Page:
Peter J. Teravskis, MJLST Staffer
The vast majority of payments to medical providers are based on a fee-for-service reimbursement model. The fee-for-service model reimburses providers for every test, exam, intervention, and procedure they perform, potentially contributing to over-billing, increased health care costs, and waste. On the other hand, value-based care models tie provider reimbursement to efficiency of care and measures of patient wellness and satisfaction. For this reason, in recent years, there has been a nationwide effort to transition provider reimbursement away from fee-for-service towards value-based care.
In line with this effort, the Affordable Care Act contains many provisions designed to encourage the transition to value-based care. In 2015, then-Secretary of Health and Human Services Sylvia M. Burwell tasked the Centers for Medicare and Medicaid Services (CMS) with two goals for 2018: increasing (1) value-based purchasing practices, and (2) use of value-based reimbursement models (called alternative payment models or “APMs”) by Medicare providers. The hospital value-based purchasing program rewards acute-care providers for making purchasing decisions based on quality metrics rather than the volume of services provided while still operating in a fee-for-service framework. On the other hand, the APM adoption plan seeks to discard fee-for-service reimbursement entirely by encouraging the adoption of payment models that reimburse providers based on patient outcomes and efficiency of care rather than volume.
While CMS efforts have resulted in increased adoption of value-based care models, early data suggests that these models may not deliver the health and financial benefits initially promised. For example, recent studies indicate that multiple value-based Medicare reimbursement models in several clinical contexts fail to demonstrate meaningful improvements in hospital readmission rates, health outcomes, quality of care, and patient satisfaction. Nevertheless, some marginal cost savings have been reported. However, cost savings may be even more limited than the studies suggest. Government metrics may overestimate the actual adoption of value-based practices given the loose definition of “value-based care.” Further, the New York Times Upshot reports that CMS may overestimate the adoption of value-based purchasing metrics by miscounting many volume-based purchases as value-based purchases.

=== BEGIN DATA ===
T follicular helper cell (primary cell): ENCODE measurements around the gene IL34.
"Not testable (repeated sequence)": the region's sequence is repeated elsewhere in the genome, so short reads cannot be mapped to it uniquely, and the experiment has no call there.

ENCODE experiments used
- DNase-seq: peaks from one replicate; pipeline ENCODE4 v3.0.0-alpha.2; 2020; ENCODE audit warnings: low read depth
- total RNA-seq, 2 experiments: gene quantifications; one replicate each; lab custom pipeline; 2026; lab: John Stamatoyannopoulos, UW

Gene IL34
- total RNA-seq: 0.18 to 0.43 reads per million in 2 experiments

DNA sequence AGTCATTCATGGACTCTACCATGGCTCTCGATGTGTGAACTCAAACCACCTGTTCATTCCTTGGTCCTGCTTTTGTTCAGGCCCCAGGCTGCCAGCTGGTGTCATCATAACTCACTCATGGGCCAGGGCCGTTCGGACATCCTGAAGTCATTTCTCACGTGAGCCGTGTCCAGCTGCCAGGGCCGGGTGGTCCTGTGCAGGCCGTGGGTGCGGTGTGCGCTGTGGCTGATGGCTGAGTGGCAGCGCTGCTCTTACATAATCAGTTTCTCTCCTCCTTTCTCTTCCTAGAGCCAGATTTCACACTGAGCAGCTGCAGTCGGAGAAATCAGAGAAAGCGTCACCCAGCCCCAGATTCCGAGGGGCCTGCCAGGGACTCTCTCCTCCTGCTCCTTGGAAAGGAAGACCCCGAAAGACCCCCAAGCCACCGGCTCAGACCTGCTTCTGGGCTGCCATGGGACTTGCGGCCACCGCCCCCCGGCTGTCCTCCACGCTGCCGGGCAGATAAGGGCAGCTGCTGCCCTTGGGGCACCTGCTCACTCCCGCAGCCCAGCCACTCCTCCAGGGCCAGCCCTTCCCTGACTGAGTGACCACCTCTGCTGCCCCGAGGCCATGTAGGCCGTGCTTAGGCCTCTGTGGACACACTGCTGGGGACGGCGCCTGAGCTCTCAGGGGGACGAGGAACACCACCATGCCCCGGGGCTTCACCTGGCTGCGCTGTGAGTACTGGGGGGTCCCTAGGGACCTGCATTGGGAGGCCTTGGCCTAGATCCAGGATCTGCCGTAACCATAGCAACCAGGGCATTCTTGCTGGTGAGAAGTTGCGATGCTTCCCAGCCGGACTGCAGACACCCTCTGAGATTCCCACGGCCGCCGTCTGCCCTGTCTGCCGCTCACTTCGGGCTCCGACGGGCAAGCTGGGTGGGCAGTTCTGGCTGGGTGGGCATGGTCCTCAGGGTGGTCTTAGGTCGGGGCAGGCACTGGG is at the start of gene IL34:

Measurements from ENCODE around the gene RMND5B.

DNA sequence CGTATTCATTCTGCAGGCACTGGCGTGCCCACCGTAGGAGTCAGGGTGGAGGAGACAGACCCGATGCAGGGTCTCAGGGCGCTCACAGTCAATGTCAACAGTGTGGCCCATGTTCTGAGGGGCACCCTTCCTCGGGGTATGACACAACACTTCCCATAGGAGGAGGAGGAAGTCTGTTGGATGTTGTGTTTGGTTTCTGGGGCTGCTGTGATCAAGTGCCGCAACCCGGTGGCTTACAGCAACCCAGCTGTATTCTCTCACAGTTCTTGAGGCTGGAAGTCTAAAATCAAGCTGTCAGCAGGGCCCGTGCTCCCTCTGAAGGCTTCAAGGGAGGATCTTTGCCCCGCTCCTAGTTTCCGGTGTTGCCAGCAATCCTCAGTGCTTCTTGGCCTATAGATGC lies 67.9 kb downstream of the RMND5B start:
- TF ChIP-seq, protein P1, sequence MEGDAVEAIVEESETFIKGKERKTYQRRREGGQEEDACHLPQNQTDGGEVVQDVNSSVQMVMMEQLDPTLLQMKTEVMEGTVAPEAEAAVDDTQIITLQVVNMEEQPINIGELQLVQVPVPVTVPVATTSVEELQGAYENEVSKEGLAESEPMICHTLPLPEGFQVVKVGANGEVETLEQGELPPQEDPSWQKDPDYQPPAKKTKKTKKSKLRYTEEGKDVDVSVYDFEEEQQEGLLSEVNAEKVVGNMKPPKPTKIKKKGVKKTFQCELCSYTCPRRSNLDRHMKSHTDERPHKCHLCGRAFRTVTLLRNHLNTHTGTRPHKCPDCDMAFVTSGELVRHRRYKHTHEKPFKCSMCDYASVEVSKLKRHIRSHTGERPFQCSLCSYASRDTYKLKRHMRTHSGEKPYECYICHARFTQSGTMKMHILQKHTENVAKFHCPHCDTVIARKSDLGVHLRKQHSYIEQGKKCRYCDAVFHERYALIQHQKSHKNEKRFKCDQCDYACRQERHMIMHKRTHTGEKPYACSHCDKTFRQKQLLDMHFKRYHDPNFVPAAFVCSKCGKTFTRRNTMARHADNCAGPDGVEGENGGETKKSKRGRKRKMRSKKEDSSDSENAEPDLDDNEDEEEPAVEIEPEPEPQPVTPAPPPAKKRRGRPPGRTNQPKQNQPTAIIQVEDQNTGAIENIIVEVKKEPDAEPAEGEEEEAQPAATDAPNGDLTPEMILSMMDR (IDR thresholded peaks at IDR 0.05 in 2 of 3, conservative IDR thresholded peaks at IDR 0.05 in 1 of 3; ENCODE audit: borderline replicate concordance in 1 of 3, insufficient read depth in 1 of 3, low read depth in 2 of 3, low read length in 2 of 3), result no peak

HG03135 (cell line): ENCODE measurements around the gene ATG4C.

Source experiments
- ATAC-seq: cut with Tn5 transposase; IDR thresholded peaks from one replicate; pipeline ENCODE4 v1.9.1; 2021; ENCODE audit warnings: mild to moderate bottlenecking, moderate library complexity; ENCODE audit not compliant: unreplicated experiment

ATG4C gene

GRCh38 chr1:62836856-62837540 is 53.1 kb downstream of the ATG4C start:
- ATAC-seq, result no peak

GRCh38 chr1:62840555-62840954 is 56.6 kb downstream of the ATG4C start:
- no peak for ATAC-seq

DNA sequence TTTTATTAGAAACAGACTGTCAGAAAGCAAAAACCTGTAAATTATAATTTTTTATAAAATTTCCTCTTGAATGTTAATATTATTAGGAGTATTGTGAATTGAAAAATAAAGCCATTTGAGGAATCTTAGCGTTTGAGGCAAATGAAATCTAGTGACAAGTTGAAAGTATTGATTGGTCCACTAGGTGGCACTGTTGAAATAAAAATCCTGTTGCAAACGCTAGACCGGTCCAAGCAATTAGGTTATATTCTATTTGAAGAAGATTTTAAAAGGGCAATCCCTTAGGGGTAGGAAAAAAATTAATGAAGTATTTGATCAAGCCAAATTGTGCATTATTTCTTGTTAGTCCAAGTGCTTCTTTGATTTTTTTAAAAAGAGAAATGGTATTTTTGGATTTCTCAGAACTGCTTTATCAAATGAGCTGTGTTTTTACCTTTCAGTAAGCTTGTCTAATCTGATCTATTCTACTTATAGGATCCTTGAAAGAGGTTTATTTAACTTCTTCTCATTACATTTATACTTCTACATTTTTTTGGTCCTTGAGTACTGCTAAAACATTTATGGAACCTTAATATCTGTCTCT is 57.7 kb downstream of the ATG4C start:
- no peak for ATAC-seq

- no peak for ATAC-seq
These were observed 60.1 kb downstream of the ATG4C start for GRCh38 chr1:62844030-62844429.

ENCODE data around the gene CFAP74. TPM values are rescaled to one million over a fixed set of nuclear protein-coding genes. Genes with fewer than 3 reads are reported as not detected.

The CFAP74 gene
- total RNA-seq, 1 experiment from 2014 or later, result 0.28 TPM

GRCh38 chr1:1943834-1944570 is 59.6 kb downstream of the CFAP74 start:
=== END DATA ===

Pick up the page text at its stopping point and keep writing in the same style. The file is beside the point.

CMS’s attempt to implement value-based care through this top-down incentive structure is also ethically fraught. Current value-based care models have been criticized for making assumptions about what patients actually value, rather than adopting a pluralistic understanding of patient values. This “monistic” value system decreases patient autonomy in their health care decisions. Indeed, ethicists contend that it is only ethical to impose value-based decisions on patients if there is “strong and sound evidence” that they deliver “equivalent or greater clinical benefit at lower cost.” This ethical principle greatly limits the number of value-based reforms that can be instituted at the national- or hospital-level. Indeed, all other value-based decisions should be made in consultation with individual patients, taking into account their unique value systems. Furthermore, it is “ethically suspect” to withhold otherwise beneficial treatments based on cost savings alone. Unfortunately, value-based care models favor health care market efficiency and could penalize providers who tailor care to patient values rather than the monistic value structure described above.
Given the ethical limitations of value-based decisions that can be made without patient input, the early empirical shortcomings of Medicare’s value-based care initiatives may be partially explained by the slow process of aligning care to patient values. Specifically, the value-based decisions most likely to improve care and costs require physicians to (1) understand individual patients’ values, and (2) tailor efficient and effective care to align with those values. Unlike the APM adoption initiative which takes a holistic approach to incentivize value-based care, the hospital value-based purchasing plan does not allow for significant patient-provider collaboration, especially in the acute care setting where patient interactions are brief.
Recently, the Trump administration has reoriented value-based purchasing agreements to focus on drug price reduction and signaled it will slow the pace of APM adoption (a move that was criticized for creating uncertainty among health care market stakeholders). This deceleration likely stems, in part, from concerns over mandating the adoption of certain APMs in rural communities. Regardless of the motive, decelerating APM adoption will likely prove beneficial. The process of aligning care with patient values is largely intangible in the short-term; therefore providers and patients alike will benefit from the additional flexibility of a slower, voluntary transition away from fee-for-service reimbursement. Nevertheless, CMS must not lose sight of the goal of providing Medicare beneficiaries high-value-care while still affording providers the time and financial latitude to ensure that long-term benefits are genuinely patient-value-centric.